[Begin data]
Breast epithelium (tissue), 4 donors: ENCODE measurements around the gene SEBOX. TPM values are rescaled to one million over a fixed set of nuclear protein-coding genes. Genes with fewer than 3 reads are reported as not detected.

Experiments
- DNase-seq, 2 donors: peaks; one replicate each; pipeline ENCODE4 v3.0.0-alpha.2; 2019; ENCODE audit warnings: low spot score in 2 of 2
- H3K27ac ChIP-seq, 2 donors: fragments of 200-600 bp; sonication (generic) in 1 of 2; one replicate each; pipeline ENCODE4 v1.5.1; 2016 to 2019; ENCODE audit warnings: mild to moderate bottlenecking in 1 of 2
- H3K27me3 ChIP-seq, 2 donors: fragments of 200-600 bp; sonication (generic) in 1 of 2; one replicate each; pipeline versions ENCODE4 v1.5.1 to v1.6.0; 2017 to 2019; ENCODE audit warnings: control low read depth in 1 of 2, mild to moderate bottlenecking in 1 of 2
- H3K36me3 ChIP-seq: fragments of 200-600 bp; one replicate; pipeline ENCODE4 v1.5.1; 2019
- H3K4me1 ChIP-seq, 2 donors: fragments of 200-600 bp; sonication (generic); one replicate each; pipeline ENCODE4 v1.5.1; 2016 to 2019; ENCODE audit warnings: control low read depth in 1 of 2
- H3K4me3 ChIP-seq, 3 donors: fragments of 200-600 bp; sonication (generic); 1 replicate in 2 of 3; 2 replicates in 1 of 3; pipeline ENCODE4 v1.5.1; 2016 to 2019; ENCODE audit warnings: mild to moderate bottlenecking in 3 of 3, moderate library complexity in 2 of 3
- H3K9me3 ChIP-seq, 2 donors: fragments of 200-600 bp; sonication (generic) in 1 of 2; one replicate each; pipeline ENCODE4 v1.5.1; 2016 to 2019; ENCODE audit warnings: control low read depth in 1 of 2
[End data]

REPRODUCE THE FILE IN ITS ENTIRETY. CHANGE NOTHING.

Breast epithelium (tissue), 4 donors: ENCODE measurements around the gene SEBOX. TPM values are rescaled to one million over a fixed set of nuclear protein-coding genes. Genes with fewer than 3 reads are reported as not detected.

Experiments
- DNase-seq, 2 donors: peaks; one replicate each; pipeline ENCODE4 v3.0.0-alpha.2; 2019; ENCODE audit warnings: low spot score in 2 of 2
- H3K27ac ChIP-seq, 2 donors: fragments of 200-600 bp; sonication (generic) in 1 of 2; one replicate each; pipeline ENCODE4 v1.5.1; 2016 to 2019; ENCODE audit warnings: mild to moderate bottlenecking in 1 of 2
- H3K27me3 ChIP-seq, 2 donors: fragments of 200-600 bp; sonication (generic) in 1 of 2; one replicate each; pipeline versions ENCODE4 v1.5.1 to v1.6.0; 2017 to 2019; ENCODE audit warnings: control low read depth in 1 of 2, mild to moderate bottlenecking in 1 of 2
- H3K36me3 ChIP-seq: fragments of 200-600 bp; one replicate; pipeline ENCODE4 v1.5.1; 2019
- H3K4me1 ChIP-seq, 2 donors: fragments of 200-600 bp; sonication (generic); one replicate each; pipeline ENCODE4 v1.5.1; 2016 to 2019; ENCODE audit warnings: control low read depth in 1 of 2
- H3K4me3 ChIP-seq, 3 donors: fragments of 200-600 bp; sonication (generic); 1 replicate in 2 of 3; 2 replicates in 1 of 3; pipeline ENCODE4 v1.5.1; 2016 to 2019; ENCODE audit warnings: mild to moderate bottlenecking in 3 of 3, moderate library complexity in 2 of 3
- H3K9me3 ChIP-seq, 2 donors: fragments of 200-600 bp; sonication (generic) in 1 of 2; one replicate each; pipeline ENCODE4 v1.5.1; 2016 to 2019; ENCODE audit warnings: control low read depth in 1 of 2